An attempt by one appointed by a Florida court as guardian of a Florida domiciliary to exercise a power of the ward as settlor to revoke two revocable inter vivos trusts was ineffective where the trusts were located in Massachusetts and were expressly made subject to administration in accordance with Massachusetts law and the guardian had not been appointed as guardian in Massachusetts under G. L. c. 201, Section 30, and so had no power under Section 45.  GOODMAN, J., concurring.
PETITION in equity filed in the Probate Court for the county of Suffolk on July 24, 1970.
The case was heard by Wilson, J., who entered a decree that the petitioner trustee should hold and administer, in accordance with their terms, the principal and accumulated income of two trusts mentioned in the opinion.
Philip R. White (Philip R. White, Jr., with him) for Sidney E. Berger & others.
William J. Cheeseman for Martin Berger & others.
ARMSTRONG, J. This petition for instructions was brought by the trustee of two revocable inter vivos trusts located in Massachusetts and expressly made subject to administration in accordance with the laws of Massachusetts. The settlor, who was a Florida domiciliary, was declared incompetent by a Florida court, which appointed a Florida guardian, and which directed the guardian to "do such acts or execute such documents as may be necessary" to exercise the settlor's power to revoke. The Florida guardian by letter to the trustee purported to revoke the trusts. The trustee replied that the guardian should seek appointment as guardian in Massachusetts under G. L. c. 201, Section 30. The Florida guardian instead began a proceeding under G. L. c. 204, Section 3, for a license to receive the trust property, but the settlor died before that proceeding concluded. The rival claimants are beneficiaries under the settlor's will, who contend that the letter of revocation had the effect of terminating the trusts, and beneficiaries under the trusts, who contend that the revocation by the Florida guardian was of no legal effect. We are of the opinion that the purported revocation was of no effect. Whatever power a guardian might have had to revoke these trusts must derive from G. L. c. 201, Section 45. Parry v. Parry, 316 Mass. 692 , 695-696 (1944). The Florida guardian could derive no authority from Section 45 until he had been appointed guardian under G. L. c. 201, Section 30, for Section 45 does not by its terms confer any power on a foreign guardian and "at common law the authority of a guardian . . . is local and is restricted to the limits of the State in which he is appointed." Gardiner v.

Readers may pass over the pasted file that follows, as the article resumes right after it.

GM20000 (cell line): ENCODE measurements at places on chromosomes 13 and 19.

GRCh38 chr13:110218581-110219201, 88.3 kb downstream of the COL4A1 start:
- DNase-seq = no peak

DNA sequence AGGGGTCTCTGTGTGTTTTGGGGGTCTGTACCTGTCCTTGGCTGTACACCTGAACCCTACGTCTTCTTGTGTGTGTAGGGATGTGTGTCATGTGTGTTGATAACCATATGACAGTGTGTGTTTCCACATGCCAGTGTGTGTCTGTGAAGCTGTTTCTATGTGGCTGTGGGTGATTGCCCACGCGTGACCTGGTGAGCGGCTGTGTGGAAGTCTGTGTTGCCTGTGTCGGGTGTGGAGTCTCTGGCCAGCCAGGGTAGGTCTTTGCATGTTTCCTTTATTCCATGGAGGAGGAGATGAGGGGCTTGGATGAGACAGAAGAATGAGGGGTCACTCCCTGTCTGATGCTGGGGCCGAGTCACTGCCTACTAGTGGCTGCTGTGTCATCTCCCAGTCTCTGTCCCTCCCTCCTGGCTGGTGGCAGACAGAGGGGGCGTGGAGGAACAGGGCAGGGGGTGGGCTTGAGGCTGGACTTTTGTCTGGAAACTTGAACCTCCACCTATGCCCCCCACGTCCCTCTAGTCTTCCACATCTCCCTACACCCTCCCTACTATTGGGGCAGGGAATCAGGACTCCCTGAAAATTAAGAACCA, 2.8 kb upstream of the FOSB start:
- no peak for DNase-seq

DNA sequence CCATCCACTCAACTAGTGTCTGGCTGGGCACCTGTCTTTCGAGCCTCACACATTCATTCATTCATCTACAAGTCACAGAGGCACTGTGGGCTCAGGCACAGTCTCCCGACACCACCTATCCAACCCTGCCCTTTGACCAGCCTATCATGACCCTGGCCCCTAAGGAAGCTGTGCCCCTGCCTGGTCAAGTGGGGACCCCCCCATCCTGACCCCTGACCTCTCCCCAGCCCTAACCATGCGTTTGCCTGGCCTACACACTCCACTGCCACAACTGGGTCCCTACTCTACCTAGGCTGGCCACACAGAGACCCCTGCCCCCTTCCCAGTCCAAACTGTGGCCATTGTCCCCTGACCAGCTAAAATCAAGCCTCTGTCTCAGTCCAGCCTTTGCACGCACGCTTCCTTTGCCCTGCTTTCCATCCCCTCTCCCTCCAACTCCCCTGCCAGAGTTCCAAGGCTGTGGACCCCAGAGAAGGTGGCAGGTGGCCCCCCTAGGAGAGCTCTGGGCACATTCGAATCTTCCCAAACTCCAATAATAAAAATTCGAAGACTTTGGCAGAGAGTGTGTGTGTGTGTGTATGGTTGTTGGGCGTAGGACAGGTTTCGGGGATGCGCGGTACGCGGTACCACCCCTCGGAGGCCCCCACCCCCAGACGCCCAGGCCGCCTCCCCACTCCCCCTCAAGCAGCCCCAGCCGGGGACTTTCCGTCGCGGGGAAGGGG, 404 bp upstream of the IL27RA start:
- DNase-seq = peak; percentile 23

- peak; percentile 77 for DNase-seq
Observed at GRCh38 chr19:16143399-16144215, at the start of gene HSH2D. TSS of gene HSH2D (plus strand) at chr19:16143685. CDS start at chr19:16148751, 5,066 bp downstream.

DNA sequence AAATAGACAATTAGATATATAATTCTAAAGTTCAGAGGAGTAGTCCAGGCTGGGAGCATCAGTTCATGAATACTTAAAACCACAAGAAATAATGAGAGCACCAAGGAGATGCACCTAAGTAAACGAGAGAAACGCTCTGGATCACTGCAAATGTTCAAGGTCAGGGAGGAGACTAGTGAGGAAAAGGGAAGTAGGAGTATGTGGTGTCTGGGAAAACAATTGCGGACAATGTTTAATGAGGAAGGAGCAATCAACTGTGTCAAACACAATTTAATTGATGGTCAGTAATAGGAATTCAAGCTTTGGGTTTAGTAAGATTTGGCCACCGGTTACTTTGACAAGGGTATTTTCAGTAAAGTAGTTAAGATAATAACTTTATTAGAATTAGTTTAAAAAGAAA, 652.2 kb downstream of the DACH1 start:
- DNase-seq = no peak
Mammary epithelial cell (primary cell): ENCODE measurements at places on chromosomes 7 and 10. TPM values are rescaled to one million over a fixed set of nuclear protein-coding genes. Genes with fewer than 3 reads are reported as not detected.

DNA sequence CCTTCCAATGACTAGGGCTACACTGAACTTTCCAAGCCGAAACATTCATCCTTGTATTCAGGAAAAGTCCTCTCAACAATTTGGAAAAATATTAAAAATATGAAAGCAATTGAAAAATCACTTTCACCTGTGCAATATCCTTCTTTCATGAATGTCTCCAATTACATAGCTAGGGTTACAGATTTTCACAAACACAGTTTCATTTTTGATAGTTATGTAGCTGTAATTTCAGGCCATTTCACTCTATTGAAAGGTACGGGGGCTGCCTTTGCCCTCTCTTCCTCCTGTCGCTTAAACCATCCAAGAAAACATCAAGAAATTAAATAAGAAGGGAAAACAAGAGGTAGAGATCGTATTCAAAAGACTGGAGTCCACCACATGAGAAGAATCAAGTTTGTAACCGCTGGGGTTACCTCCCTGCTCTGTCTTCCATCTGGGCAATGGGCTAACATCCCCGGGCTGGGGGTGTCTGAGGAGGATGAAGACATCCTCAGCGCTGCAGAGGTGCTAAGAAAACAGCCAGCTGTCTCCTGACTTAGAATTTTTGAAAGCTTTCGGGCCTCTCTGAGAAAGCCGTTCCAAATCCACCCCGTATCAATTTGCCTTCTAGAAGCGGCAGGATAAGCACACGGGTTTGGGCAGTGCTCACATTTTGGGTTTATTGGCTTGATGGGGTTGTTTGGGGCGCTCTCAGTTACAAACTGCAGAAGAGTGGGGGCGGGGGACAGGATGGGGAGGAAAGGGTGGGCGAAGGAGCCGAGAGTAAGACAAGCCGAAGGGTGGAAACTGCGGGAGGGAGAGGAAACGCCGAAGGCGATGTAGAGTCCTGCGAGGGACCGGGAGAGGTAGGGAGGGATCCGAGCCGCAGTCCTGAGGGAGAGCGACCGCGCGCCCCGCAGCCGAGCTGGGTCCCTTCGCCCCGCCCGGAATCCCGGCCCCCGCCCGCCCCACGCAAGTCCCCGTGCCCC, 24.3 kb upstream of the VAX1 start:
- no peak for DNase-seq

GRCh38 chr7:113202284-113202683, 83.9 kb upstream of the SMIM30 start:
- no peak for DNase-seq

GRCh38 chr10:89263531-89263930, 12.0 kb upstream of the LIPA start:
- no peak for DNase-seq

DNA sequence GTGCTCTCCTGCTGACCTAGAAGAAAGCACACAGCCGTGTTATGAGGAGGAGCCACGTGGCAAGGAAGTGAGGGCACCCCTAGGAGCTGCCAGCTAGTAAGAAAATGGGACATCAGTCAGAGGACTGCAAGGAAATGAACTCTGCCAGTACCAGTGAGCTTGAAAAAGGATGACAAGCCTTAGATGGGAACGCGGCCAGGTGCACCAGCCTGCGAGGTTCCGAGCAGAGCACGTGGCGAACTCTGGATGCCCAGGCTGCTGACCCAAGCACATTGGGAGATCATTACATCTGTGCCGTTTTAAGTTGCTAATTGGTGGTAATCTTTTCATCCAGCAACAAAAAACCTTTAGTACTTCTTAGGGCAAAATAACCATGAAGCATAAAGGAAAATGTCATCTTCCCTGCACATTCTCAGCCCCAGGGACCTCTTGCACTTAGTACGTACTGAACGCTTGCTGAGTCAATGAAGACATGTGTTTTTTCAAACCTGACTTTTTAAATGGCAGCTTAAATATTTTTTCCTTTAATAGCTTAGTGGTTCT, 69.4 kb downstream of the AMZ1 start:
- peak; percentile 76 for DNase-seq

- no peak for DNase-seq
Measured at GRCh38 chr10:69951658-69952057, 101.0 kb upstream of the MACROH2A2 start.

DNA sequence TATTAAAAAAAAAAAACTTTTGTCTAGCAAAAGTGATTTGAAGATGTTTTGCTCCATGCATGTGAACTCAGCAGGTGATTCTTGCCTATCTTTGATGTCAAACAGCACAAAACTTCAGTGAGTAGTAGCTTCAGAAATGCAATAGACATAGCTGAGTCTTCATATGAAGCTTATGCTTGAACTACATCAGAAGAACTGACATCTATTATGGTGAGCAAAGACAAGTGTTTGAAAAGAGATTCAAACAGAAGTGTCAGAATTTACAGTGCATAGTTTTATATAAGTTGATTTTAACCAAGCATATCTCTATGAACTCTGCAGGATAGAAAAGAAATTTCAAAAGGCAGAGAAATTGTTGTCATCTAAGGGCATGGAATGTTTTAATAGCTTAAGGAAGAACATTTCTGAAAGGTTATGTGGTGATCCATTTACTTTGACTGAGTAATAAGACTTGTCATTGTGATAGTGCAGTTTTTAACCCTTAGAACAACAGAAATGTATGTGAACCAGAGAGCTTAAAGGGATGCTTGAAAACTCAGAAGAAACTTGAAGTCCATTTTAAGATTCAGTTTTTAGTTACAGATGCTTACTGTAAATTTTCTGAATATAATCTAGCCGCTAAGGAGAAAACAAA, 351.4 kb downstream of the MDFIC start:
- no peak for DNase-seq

Thorndike, 183 Mass. 81 , 82 (1903). The proceeding begun under G. L. c. 204, Section 3, could confer no authority to revoke.
Decree affirmed. Costs and expenses of this appeal to be in the discretion of the Probate Court.
This case was initially heard by a panel composed of Justices Rose, Goodman and Armstrong and was thereafter submitted on the record and briefs to the Chief Justice and Justice Keville, both of whom took part in this decision in accordance with the provisions of Rule 1:18 of this court. Justice Grant took no part in the consideration or decision of the case.
GOODMAN, J. (concurring in result). I reach the result in this case by a different route since I cannot accept as a general proposition the premise that our courts will not recognize the act of a foreign guardian as effective to entitle him to property in this State. It is true that, since the trust instruments provide for administration in accordance with the laws of Massachusetts and since the trust property and the trustee are in any event located in Massachusetts, Massachusetts law determines what, if any, effect should be given to the Florida guardian's letter to revoke the trusts. National Shawmut Bank v. Cumming, 325 Mass. 457 , 463-464 (1950). New England Merchants Natl. Bank v. Mahoney, 356 Mass. 654 , 656-657 (1970). Russell v. Lovell, 362 Mass. 794 (1973). However, our courts have often recognized and given effect to acts of a foreign fiduciary if done without resort to our forum. [Note Concur-1] Thus in Gardiner v.